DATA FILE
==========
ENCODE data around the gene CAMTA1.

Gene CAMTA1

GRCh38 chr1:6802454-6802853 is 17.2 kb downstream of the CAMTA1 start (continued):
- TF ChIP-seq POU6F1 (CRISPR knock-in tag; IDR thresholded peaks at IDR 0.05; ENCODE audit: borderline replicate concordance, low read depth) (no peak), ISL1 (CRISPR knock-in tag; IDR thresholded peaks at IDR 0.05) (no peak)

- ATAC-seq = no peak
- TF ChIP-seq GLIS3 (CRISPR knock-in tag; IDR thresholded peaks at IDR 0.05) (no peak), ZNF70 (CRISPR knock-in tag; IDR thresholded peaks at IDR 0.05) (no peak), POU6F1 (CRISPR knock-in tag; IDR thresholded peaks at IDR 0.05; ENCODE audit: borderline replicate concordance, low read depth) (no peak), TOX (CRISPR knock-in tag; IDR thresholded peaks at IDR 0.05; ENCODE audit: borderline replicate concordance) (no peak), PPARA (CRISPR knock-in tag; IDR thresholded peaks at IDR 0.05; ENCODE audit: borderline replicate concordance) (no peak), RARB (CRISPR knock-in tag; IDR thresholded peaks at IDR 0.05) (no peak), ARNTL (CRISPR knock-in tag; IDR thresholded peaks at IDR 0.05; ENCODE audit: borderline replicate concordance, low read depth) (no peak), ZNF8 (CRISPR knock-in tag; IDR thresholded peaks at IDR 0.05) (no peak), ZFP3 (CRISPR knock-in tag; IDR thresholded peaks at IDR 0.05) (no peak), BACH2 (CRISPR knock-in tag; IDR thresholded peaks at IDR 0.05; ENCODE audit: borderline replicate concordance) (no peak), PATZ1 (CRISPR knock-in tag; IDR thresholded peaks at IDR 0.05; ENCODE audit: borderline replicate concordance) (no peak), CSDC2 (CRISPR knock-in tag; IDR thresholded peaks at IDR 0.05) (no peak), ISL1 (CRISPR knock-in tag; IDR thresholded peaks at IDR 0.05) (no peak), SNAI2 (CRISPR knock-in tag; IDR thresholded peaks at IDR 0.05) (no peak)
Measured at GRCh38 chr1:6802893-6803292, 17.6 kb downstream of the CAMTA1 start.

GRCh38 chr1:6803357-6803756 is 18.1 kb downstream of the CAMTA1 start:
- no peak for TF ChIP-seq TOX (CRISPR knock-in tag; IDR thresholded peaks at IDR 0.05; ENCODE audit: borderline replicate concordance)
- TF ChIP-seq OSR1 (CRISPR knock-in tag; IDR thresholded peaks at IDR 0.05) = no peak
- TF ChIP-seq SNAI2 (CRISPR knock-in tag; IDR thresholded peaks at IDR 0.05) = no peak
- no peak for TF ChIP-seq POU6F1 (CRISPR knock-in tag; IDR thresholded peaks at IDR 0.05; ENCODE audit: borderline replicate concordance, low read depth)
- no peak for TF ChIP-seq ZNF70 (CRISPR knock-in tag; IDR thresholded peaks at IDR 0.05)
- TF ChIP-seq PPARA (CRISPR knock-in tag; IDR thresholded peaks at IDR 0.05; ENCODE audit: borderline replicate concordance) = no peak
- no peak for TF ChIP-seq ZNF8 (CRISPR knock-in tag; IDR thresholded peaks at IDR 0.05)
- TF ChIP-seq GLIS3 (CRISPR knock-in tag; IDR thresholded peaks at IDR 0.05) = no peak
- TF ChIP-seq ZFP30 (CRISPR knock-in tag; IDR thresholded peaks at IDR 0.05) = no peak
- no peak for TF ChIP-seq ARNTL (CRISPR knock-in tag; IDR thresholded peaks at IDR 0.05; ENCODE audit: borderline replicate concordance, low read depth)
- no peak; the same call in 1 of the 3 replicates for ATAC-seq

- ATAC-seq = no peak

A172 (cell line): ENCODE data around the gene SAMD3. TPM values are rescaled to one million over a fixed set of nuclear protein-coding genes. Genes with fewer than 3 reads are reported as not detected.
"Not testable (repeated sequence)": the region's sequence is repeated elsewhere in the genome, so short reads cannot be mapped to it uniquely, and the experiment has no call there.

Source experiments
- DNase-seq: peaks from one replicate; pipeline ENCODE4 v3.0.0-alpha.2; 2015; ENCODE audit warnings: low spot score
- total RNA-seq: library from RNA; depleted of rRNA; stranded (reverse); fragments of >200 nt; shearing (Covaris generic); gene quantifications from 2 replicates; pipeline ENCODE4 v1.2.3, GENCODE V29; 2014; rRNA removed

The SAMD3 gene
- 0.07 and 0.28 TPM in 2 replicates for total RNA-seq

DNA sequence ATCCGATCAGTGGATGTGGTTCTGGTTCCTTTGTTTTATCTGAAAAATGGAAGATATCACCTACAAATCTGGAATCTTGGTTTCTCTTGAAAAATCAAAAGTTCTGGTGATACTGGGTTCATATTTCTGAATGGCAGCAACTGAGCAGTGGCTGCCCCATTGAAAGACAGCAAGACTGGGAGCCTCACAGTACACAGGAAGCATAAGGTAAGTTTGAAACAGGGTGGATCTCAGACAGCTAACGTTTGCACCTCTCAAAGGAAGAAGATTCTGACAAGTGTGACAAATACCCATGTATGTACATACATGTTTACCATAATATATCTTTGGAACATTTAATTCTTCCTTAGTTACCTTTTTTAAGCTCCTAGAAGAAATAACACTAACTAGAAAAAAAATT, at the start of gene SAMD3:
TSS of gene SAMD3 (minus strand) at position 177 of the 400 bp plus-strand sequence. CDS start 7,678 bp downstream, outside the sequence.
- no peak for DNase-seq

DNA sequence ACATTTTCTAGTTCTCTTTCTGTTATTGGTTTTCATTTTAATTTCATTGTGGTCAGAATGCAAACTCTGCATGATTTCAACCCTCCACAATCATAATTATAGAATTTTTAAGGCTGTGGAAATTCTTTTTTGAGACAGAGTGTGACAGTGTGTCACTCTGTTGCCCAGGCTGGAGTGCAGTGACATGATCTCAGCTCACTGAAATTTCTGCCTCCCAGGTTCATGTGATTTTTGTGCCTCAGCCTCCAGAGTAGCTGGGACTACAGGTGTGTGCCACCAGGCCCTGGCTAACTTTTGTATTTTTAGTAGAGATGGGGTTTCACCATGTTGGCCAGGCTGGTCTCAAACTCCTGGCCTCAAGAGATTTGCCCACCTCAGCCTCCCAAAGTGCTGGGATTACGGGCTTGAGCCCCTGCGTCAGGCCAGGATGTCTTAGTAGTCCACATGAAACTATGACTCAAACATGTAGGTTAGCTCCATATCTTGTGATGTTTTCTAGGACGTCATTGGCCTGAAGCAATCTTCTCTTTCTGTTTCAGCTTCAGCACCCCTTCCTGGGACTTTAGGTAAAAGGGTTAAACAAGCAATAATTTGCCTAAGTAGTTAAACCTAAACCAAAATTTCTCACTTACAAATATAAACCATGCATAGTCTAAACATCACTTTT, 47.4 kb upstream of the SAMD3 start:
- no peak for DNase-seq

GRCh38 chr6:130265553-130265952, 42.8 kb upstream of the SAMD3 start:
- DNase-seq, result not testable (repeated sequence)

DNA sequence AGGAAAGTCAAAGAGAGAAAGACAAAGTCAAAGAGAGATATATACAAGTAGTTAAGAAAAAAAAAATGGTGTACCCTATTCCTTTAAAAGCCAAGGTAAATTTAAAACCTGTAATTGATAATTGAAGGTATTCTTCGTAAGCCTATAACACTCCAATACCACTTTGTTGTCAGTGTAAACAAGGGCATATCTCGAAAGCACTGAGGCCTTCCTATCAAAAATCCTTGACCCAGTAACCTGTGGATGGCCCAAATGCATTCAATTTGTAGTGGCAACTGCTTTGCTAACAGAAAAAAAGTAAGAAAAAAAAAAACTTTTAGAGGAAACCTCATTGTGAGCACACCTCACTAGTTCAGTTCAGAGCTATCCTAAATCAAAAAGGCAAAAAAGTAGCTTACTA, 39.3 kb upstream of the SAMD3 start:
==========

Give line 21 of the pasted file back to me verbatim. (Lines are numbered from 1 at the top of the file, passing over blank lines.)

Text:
A172 (cell line): ENCODE data around the gene SAMD3. TPM values are rescaled to one million over a fixed set of nuclear protein-coding genes. Genes with fewer than 3 reads are reported as not detected.